The title of this post represents what I have been realizing a lot lately during the first few weeks of my Student Teaching experience, and this post is part of the reflection piece of my equation for success. So here is what I’ve been thinking about lately.

My first day of Student Teaching was filled with feverish note-taking while observing each class period. The day started out easy with Juniors and Seniors in the AP Calculus course, so my notes focused on the conversations the students were having about the math. It appears that by this level of mathematics in high school, the students have intrinsic motivation to work hard and learn the material.

The fourth and sixth hour classes were a different story. As the students entered, the atmosphere of the classroom changed. Freshmen…one of the most confusing ages of adolescence. It’s a tough age. And that shows in the classroom. My notes switched focus for these two hours to classroom management.

Reflecting on these differences, I realize I have no control over the maturity of my students, but now I understand a little better why there is a standard in the College of Education related to having lesson appropriate for the development of each student. The lessons for AP Calculus will be different from the lessons in Algebra, not only in terms of content but also in terms of classroom management. Interesting.

“What is equal is not always equitable.” – Jon Hasenbank Ph.D

Shifting gears…

In my second week, I considered a lot regarding curriculum and lesson planning as I worked on making notes for the second chapter of Algebra. First, I would like to thank my professors at Grand Valley State University, particularly every education professor, for training me to think critically about what the objective of each lesson is while in the planning process. The format of the Algebra classes is based on the outline of the textbook the school uses. As I worked on the notes, I felt discombobulated. I couldn’t see connection between some lessons and it seemed as though some lessons were thrown in for the sake of claiming they met the regulated standards. But will students really meet those standards simply because we had them do some problems that only skim the surface of the content? I am afraid that organizing the class in this way creates disconnection between mathematical ideas and only adds to the frustration students already have with math. There is so much more I could say about this, but it would turn into a rant, we’ll move on.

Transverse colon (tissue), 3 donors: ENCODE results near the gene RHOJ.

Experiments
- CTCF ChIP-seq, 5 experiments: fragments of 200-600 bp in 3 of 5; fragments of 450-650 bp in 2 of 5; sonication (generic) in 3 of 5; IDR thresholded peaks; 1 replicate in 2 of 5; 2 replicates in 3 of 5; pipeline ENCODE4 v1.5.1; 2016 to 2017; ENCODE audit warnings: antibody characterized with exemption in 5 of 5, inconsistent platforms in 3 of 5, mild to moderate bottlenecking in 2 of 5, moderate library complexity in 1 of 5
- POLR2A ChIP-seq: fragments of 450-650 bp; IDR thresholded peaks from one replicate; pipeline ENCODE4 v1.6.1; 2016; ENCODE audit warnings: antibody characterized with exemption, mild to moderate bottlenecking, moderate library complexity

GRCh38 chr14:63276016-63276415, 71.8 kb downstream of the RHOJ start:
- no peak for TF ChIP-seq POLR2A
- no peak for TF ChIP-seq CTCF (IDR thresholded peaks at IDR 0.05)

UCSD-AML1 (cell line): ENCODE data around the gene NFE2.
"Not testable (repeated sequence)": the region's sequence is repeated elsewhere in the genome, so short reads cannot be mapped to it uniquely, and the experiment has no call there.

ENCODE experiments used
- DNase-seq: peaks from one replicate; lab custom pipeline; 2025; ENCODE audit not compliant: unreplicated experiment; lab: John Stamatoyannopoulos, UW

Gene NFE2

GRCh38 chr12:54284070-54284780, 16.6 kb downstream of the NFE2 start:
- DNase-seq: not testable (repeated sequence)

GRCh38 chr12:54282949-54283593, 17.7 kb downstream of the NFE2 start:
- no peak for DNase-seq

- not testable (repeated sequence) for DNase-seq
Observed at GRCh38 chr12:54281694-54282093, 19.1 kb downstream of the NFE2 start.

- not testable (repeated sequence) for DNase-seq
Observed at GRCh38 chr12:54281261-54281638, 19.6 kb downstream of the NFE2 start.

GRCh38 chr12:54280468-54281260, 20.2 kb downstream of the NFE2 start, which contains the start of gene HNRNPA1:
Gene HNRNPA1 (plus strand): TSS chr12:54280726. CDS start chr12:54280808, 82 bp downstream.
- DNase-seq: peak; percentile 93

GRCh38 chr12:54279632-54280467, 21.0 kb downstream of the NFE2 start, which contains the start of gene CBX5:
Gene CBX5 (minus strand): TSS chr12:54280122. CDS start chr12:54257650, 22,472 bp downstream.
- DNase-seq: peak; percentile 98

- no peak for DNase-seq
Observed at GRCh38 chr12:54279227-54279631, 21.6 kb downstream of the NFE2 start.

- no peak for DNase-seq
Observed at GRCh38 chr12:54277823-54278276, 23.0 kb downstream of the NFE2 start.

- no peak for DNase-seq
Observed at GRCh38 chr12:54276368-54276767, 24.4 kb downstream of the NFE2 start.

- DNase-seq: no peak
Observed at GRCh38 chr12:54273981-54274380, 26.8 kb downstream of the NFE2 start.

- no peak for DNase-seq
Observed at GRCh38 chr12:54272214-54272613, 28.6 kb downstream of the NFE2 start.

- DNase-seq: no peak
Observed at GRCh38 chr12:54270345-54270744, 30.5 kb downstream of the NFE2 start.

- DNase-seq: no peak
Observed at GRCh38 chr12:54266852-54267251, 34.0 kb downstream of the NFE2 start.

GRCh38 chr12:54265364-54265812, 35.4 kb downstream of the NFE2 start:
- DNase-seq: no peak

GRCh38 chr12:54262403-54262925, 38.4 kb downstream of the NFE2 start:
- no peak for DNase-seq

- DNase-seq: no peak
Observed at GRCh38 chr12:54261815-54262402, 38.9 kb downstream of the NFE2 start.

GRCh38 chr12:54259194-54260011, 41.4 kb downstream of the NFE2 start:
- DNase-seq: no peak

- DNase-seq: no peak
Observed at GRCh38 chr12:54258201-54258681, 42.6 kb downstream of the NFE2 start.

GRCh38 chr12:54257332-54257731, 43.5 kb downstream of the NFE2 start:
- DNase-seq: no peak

Another important observation I have made, particularly as we have moved into the third week, is in regard to communication among other math teachers teaching the same math content. I like that the Algebra teachers attempt to stay on track with each other, however, it concerns me that they work so hard to stay on schedule rather than working hard to make sure students are understanding the material and *learning*. The students recently took a quiz over the first few sections and the majority of students bombed the quiz. Shouldn’t this cause the teachers to review the pieces that students are having trouble with rather than worry that we’re “a few days behind?” I guess at this point, I am of the opinion that it comes down to whether it’s more important to us to “get through” the material or that the students *learn* the concepts. I know that these teachers want the best for their students. I wonder, though, if they my have forgotten about or have had the ideals removed so far from reality.

I have so much to learn, and I am so thankful for the school at which I am placed. It may seem from this post that I only have negative points, but really, I’m just questioning with the goal of improving for my own future classroom. I respect the educators at Thornapple Kellogg High School so much and I am learning a lot by being challenged by their expertise. This career of education is tough with so many intricate things involved. But it is all worth it.